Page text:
A colleague dropped by my office for a visit the other day. I happened to be in the final stages of planning and locking down the baseline for a new project, so I didn’t really pay him much attention while he chatted [Yeah Right! – like you always give others your undivided attention!]. When I finally paused and explained to him what I was doing, he replied;
“What’s the use of planning! As soon as the plan is published it’s a work of fiction, totally unrelated to real life!”
Now there’s nothing quite like a statement of that nature to rub a project manager the wrong way. After all, at it’s core, it calls into disrepute the entire profession. Or does it? As with everything in life, there are many interpretations and perspectives. If you think about it, core to this perception is possibly the lack of a clear understanding of what a project manager actually does. Or at least what the good project managers are doing that is different to the mainstream.
At its core, project management may possibly best be described as “Getting things done” or better still “Coordinating team efforts and making sure things get done properly”. [There are obviously many more correct theoretical and institutional definitions that describe the full content of project management, but for the purposes of this discussion lets just say our definition here is sufficient]
“So what”, I hear you cry. “There are plenty of people in life who get things done by just climbing in and doing!” And this is true. You don’t have to be a certificated project manager to get things done. However, and I think this is key, many people don’t really have a handle on what a good project manager actually does in order to “Get things Done”.
Many people can climb in and achieve in a chaotic environment. The true game changers are those that take a bigger picture view and achieve in the chaos, all the while making improvements to process and tools so that next time the chaos is a little less and the quality of product and life is a little better, and the next better, and the next better …… ! This lessening of the chaos makes life better for the entire project team, improves quality of life, improves deliverables. The lone ranger is often seen as the hero, able to step into the chaos and fix [organisations with projects in trouble love them] but what are they doing to make life better for others? The real innovator, the real hero is the PM who can not only rescue the effort from the chaos, but is the one that improves life for the entire team the next time around as well.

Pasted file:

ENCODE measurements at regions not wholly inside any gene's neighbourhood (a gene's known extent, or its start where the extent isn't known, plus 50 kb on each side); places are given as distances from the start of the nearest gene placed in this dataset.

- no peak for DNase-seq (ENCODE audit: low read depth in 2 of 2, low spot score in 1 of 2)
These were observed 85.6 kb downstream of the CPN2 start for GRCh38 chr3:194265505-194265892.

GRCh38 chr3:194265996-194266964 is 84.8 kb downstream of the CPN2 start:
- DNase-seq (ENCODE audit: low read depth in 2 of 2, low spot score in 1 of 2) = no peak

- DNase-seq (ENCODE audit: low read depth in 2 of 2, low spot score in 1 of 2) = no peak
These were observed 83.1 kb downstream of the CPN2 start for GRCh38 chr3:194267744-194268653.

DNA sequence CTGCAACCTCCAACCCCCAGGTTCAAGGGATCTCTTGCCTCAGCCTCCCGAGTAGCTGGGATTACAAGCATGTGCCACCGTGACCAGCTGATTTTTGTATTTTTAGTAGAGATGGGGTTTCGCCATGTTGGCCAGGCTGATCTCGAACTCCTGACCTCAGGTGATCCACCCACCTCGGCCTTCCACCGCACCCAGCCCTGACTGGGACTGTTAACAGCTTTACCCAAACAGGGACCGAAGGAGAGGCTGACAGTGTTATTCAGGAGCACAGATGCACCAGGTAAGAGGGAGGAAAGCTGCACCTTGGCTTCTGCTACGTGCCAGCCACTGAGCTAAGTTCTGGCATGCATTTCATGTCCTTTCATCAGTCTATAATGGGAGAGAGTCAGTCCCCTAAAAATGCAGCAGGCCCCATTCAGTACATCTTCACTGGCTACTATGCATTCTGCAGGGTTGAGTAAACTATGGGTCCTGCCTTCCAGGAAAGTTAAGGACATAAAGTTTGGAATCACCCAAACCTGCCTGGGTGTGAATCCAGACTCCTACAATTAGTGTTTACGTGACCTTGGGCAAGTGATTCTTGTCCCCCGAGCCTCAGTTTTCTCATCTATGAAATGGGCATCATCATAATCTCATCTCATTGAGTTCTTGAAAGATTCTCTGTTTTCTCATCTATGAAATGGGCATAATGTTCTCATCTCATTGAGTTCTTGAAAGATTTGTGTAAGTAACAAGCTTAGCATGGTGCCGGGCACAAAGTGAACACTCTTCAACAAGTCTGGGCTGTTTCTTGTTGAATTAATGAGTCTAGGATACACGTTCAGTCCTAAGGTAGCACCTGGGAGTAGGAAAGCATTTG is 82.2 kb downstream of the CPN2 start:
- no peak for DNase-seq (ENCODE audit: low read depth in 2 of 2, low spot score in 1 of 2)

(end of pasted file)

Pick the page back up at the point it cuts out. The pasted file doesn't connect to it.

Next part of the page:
Sure, there are the plans, the checklists, the Gantt charts, the reports, the processes. These are vital if the business of running projects is to succeed in it’s goals of sustainable profits, quality products and services and repeat business from satisfied clients. The average PM fills these out religiously and rests on his laurels, adding “Project Manager” to his resume. The good PM realises that these are a very small part of his daily life. They help guide the action. They help to reduce the daily chaos that could be the project. They help to standardise reporting and future-proof the organisation against “Chaos Heroes”. The good PM constantly acts, communicates, questions, taking a wider focus on innovation and improvement, making sure that the environment in which his project runs is being analysed and improved upon and pushing the limits of client satisfaction.
There is a hint of truth in the sentiment that life is too unpredictable for planning, but I can’t agree with it as an absolute. Yes, the plan may not ultimately be achieved in every minute detail, but without a plan, a roadmap if you will, there is no measure of whether effort expended is going in the right direction. A good PM will spend time on putting a realistic plan in place. Then he will use that plan as a guide, not as the absolute truth, adjusting course and re-planning if necessary to achieve an outcome acceptable to the key stakeholders involved in the project.
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